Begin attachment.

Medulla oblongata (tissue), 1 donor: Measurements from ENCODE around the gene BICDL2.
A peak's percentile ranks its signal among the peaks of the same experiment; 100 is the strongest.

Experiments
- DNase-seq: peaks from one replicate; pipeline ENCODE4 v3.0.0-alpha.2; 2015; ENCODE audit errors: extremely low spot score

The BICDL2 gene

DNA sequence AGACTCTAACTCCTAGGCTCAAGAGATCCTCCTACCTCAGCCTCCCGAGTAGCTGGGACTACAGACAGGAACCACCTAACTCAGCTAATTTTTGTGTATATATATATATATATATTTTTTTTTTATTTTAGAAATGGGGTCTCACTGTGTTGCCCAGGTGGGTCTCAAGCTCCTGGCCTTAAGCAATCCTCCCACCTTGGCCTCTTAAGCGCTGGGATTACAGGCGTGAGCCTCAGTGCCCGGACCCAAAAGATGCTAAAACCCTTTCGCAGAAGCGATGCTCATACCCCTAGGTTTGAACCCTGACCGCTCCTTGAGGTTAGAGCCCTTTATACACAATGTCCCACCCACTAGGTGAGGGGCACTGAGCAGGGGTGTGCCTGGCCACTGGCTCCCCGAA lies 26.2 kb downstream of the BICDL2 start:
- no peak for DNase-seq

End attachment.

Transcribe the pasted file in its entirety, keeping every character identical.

Medulla oblongata (tissue), 1 donor: Measurements from ENCODE around the gene BICDL2.
A peak's percentile ranks its signal among the peaks of the same experiment; 100 is the strongest.

Experiments
- DNase-seq: peaks from one replicate; pipeline ENCODE4 v3.0.0-alpha.2; 2015; ENCODE audit errors: extremely low spot score

The BICDL2 gene

DNA sequence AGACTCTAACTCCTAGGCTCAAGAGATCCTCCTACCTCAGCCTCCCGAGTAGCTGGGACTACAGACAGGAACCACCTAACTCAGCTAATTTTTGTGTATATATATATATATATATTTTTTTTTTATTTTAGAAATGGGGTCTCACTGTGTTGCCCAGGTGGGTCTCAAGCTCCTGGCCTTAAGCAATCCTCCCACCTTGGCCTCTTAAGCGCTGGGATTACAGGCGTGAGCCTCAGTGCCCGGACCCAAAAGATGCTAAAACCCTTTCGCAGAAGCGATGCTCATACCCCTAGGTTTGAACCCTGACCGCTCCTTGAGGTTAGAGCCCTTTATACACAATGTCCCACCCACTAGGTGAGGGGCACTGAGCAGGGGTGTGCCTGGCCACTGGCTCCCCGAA lies 26.2 kb downstream of the BICDL2 start:
- no peak for DNase-seq